New Tool Shows Reforestation Potential in Minnesota
A new tool provides the most comprehensive look to date at the potential to reforest the contiguous United States, focusing on the most cost-effective and feasible options. This online, interactive “Reforestation Hub” identifies up to 133 million acres of formerly forested lands in the United States that could be reforested to boost carbon storage. This translates to 3.6 million acres in Minnesota.
Besides providing clean air and water, shade, and wildlife habitat, trees remove carbon pollution from the air and store it in their wood. This ability to store carbon is a major tool to fight climate change. All told, the Reforestation Hub reveals how reforesting Minnesota could absorb an additional 5.7 million metric tons of carbon per year—equivalent to 1.2 million passenger vehicles.
The Reforestation Hub allows users to explore the study’s findings. It identifies the number of acres — down to the county level — potentially available for different types of reforestation. The Reforestation Hub is a collaboration between The Nature Conservancy and American Forests.
Planting trees to restore forests where it makes good economic and ecological sense is a powerful natural solution to global warming.
The Nature Conservancy and American Forests, who produced the analysis behind the Reforestation Hub, hope this analysis will help land managers and policymakers find the options that best meet local, state, and national goals around growing trees for public and private benefit.
“Planting trees to restore forests where it makes good economic and ecological sense is a powerful natural solution to global warming,” said Meredith Cornett, director of conservation science for TNC in Minnesota. “But prior to this analysis, there was no quick and easy way to figure out where exactly we might put all those new trees”
The Reforestation Hub uses several filters for identifying the most promising places for new forests: where forests grew in the past; current land ownership; land type; benefits to wildlife and watersheds; and cost. In sum, the study highlights the potential for 68 billion new trees to be grown across the country. Currently, only 1.3 billion trees are planted each year in the United States.
Among a “menu” of 10 different reforestation options, the Reforestation Hub shows three provide the most potential: formerly forested lands now used for pasture (49% of potential); floodplains (17%); and urban open space (14%). But the top results change by county, so the Reforestation Hub allows users to find the places with the most potential in their area.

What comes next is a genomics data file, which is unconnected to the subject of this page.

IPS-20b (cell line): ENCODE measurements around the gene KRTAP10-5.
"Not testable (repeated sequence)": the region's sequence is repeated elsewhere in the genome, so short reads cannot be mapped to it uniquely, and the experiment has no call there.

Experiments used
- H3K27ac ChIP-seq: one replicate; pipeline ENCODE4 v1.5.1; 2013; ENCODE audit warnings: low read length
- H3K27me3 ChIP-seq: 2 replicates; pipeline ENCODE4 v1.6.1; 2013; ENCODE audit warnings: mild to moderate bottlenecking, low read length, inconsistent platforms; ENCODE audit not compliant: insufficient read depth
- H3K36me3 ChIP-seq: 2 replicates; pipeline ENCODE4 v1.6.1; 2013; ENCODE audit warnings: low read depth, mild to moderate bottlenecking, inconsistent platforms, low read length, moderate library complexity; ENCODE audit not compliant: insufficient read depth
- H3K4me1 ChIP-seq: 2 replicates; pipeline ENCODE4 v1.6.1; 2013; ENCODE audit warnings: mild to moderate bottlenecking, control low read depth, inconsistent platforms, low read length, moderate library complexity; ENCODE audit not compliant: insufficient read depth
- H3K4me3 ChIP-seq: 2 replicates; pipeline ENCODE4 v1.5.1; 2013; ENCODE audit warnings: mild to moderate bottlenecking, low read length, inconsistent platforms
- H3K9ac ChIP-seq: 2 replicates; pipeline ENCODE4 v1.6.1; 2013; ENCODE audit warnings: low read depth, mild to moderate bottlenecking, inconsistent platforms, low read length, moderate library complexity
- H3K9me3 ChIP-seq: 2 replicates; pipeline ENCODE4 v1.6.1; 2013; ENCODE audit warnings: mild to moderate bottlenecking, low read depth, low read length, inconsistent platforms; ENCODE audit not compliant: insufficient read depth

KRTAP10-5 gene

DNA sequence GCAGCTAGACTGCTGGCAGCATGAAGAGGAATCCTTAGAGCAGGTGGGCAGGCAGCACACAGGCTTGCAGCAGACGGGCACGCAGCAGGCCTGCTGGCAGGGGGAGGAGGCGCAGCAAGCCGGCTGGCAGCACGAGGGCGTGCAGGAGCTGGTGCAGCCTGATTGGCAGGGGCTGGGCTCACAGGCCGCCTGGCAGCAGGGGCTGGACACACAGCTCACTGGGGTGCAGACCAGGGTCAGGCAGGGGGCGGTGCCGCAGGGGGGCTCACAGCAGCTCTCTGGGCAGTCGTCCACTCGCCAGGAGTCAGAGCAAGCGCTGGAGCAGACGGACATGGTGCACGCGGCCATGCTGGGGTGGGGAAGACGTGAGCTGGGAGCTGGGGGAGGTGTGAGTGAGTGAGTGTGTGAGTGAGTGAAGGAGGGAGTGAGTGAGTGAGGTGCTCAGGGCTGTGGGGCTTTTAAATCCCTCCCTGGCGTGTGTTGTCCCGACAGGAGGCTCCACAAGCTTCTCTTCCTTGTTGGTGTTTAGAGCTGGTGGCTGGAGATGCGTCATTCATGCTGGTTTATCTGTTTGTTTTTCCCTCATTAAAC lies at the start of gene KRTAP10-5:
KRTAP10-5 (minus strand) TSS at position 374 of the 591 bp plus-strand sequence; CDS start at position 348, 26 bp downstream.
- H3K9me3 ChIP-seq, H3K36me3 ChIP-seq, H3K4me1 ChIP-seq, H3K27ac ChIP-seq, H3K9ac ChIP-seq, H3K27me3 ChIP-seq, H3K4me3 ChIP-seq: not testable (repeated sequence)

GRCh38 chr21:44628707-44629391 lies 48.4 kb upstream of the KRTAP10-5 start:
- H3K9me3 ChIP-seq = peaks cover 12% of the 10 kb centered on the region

Opportunities for reforestation over different land ownerships emerged, as well.
The Minnesota Department of Natural Resources is seeking to increase the number of seedlings it produces each year to more than 10 million. However, much more needs to be done by state and private nurseries for Minnesota to reach even a fraction of the state’s reforestation potential.
For example, to reforest one million acres, Minnesota would need approximately one billion seedlings. Recognizing the need to scale up seedling production, the Northeast Regional Sustainable Development Partnership and the University of Minnesota-Duluth are working with local farmers to establish a growers network that could help address the seedling shortfall. With start-up funding from the Institute on the Environment’s Impact Goal program, the Forest Assisted Migration Project, was initiated to help build a regional market for climate-adapted seedlings that will thrive under warmer conditions.
Foresters, land managers, and private landowners are encouraged to visit the Reforestation Hub to identify the best places, county by county, to grow new trees. The Hub’s landing page provides downloadable data that may be supplemented and refined with local knowledge and datasets. Questions about the Reforestation Hub and its underlying study can be directed to ReforestationHub@tnc.org.
About American Forests
American Forests is the first national non-profit conservation organization created in the US. Since its founding in 1875, the organization has been the pathfinders for the forest conservation movement. Its mission is to create healthy and resilient forests, from cities to wilderness, that deliver essential benefits for climate, people, water and wildlife.
The Nature Conservancy is a global conservation organization dedicated to conserving the lands and waters on which all life depends. Guided by science, we create innovative, on-the-ground solutions to our world's toughest challenges so that nature and people can thrive together. We are tackling climate change, conserving lands, waters and oceans at an unprecedented scale, providing food and water sustainably and helping make cities more sustainable. Working in 72 countries and territories: 38 by direct conservation impact and 34 through partners, we use a collaborative approach that engages local communities, governments, the private sector, and other partners. To learn more, visit www.nature.org or follow @nature_press on Twitter.